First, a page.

Shavuot Sermon: On Yizkor
Written by Rabbi Josh Levy — 31 May 2017
In a few moments we will rise together for Yizkor, the Memorial Service. We will join together in what is known as “hazkarat n’shamot” – remembering the souls. We will think of those we have lost, and pray for them.
That we do so, and the words that we will use to do so, are inextricably tied up with communal memory of acts of violence.
The exact history of yizkor is complicated. Though there are ancient traditions of praying for the dead, the first evidence of a formal communal ritual like that which we will recite is in the Rhineland in the shadow of the Crusades. There we come across a tradition of reciting a prayer known as Av HaRachamim – rather a brutal and unpleasant prayer demanding divine retribution on behalf of “the holy communities that gave their lives”. It was, and still is in Orthodox traditions, read on two martyr Shabbatot – the Shabbat before Shavuot and the Shabbat before Tisha B’Av.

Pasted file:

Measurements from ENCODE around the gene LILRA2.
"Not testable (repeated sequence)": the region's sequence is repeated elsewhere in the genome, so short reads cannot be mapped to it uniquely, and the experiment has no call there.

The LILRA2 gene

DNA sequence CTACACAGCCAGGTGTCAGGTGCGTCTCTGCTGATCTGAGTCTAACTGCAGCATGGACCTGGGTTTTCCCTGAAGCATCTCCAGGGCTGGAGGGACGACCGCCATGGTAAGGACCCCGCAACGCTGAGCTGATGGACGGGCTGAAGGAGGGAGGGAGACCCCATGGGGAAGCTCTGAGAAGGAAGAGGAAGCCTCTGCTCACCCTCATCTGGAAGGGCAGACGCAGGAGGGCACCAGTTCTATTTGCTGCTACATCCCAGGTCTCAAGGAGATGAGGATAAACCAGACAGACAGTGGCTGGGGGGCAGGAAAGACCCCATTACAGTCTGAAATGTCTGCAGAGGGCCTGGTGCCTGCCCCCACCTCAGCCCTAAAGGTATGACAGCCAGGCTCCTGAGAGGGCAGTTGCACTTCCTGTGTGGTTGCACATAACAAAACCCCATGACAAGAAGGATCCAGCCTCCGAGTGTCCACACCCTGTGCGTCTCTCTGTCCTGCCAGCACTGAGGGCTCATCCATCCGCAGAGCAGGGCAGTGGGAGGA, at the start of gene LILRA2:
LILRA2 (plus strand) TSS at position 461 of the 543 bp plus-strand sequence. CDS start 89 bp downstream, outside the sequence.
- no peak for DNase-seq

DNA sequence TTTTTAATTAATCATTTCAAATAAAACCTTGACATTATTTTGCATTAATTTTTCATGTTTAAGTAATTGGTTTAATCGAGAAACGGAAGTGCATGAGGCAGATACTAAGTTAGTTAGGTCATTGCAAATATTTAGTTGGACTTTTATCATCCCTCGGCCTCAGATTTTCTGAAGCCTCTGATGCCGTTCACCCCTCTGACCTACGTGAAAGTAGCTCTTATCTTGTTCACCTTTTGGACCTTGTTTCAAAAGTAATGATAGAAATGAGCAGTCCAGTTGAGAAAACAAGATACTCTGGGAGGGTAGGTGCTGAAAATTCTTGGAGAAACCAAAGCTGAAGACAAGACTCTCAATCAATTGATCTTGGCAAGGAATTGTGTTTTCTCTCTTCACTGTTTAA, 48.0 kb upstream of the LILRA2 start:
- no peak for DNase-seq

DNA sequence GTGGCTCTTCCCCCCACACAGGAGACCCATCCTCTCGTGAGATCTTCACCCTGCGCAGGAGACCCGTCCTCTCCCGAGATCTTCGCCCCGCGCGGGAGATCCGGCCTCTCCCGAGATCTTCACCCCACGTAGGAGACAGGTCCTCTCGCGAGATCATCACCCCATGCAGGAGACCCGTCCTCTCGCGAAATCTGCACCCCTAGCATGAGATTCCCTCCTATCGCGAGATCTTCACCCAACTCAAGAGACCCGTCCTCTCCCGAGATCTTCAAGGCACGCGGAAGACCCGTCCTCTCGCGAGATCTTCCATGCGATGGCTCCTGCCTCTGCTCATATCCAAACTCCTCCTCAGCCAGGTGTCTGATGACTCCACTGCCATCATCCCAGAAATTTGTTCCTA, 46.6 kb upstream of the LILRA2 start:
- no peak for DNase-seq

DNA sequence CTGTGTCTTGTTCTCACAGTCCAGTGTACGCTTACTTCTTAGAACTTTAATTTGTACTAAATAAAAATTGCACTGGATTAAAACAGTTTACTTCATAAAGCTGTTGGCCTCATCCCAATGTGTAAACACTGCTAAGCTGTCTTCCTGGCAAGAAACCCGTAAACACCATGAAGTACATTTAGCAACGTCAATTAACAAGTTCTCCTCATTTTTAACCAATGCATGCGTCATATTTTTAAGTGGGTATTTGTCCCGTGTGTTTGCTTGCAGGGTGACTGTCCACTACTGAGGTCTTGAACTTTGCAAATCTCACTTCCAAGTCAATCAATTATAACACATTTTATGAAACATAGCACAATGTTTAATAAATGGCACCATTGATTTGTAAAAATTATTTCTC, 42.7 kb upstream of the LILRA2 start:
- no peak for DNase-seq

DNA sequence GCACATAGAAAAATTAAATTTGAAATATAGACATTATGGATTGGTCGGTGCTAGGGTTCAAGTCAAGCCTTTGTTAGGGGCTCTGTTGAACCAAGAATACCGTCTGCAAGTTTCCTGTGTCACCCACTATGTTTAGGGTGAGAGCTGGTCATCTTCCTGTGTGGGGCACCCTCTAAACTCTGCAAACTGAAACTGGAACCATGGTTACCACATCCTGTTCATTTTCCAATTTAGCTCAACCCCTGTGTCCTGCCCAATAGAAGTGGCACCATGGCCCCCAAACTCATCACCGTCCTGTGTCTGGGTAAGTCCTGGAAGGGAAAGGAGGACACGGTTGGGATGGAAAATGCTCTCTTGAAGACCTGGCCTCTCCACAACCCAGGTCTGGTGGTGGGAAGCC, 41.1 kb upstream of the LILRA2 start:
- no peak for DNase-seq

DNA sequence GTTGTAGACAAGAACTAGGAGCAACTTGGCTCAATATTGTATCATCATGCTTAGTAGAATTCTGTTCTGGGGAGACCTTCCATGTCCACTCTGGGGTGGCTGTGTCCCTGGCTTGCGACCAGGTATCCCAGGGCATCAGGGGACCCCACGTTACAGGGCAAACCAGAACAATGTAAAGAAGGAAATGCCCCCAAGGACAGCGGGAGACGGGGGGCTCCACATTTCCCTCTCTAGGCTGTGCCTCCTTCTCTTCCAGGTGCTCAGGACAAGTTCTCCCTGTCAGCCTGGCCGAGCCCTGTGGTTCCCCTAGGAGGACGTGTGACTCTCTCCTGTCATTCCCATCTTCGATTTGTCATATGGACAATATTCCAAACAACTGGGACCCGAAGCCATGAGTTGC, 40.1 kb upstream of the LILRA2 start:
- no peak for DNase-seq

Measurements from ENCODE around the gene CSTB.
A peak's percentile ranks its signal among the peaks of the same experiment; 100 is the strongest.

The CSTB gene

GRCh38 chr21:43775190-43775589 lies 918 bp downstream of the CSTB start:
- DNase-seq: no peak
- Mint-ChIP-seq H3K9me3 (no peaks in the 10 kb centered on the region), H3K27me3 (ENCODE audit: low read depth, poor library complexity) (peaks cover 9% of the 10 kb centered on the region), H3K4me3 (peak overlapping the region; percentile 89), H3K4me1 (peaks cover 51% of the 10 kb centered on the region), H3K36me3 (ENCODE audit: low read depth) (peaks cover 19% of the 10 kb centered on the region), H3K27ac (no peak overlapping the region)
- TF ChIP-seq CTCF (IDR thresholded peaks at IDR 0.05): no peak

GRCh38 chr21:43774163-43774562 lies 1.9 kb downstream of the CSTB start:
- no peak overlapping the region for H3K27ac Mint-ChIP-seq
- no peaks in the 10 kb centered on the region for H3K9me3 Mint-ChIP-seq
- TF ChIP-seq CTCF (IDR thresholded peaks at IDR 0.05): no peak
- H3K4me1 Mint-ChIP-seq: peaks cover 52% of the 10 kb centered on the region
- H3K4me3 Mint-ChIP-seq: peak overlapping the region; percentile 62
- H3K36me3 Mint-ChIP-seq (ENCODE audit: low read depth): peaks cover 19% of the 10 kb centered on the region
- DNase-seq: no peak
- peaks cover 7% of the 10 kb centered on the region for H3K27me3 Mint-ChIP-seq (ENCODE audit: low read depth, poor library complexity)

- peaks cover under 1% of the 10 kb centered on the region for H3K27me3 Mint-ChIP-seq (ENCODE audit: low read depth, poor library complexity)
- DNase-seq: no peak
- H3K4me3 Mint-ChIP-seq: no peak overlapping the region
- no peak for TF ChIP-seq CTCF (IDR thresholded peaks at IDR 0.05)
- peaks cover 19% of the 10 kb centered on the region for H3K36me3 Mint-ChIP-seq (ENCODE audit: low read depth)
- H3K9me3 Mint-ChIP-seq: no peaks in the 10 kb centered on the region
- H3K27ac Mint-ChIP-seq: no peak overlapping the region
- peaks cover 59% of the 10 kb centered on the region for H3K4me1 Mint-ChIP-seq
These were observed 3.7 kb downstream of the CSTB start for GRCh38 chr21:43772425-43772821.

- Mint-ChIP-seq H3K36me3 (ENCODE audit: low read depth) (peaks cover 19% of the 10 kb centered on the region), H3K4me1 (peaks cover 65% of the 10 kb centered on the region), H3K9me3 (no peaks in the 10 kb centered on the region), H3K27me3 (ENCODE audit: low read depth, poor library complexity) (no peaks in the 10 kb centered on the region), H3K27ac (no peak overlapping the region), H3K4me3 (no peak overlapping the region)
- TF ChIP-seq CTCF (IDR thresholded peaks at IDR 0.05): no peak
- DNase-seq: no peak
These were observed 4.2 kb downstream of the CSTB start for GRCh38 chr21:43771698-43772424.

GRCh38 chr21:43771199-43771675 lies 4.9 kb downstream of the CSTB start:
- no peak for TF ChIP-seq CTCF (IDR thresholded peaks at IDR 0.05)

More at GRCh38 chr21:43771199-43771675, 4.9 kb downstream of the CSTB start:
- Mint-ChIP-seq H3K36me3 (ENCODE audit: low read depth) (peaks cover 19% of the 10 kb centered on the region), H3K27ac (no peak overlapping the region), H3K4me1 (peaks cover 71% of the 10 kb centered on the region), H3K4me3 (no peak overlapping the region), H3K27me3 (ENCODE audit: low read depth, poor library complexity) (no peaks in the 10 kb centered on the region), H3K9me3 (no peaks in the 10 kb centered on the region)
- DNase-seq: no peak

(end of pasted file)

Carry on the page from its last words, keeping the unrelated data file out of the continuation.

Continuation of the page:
Around the same time, there is evidence of a formal Yizkor – a communal liturgical memorial –being introduced into the Torah service on Yom Kippur morning. This took the form of a ceremonial allotting of tzedakah in memory of the dead. By the late Middle Ages, the practice of Yizkor in Eastern Europe had extended to the three Pilgrim Festivals, as if once a year was insufficient in the shadow of pogroms and massacres – the need for communal mourning was too great. And so the occasions on which to do so, and the liturgy, were expanded.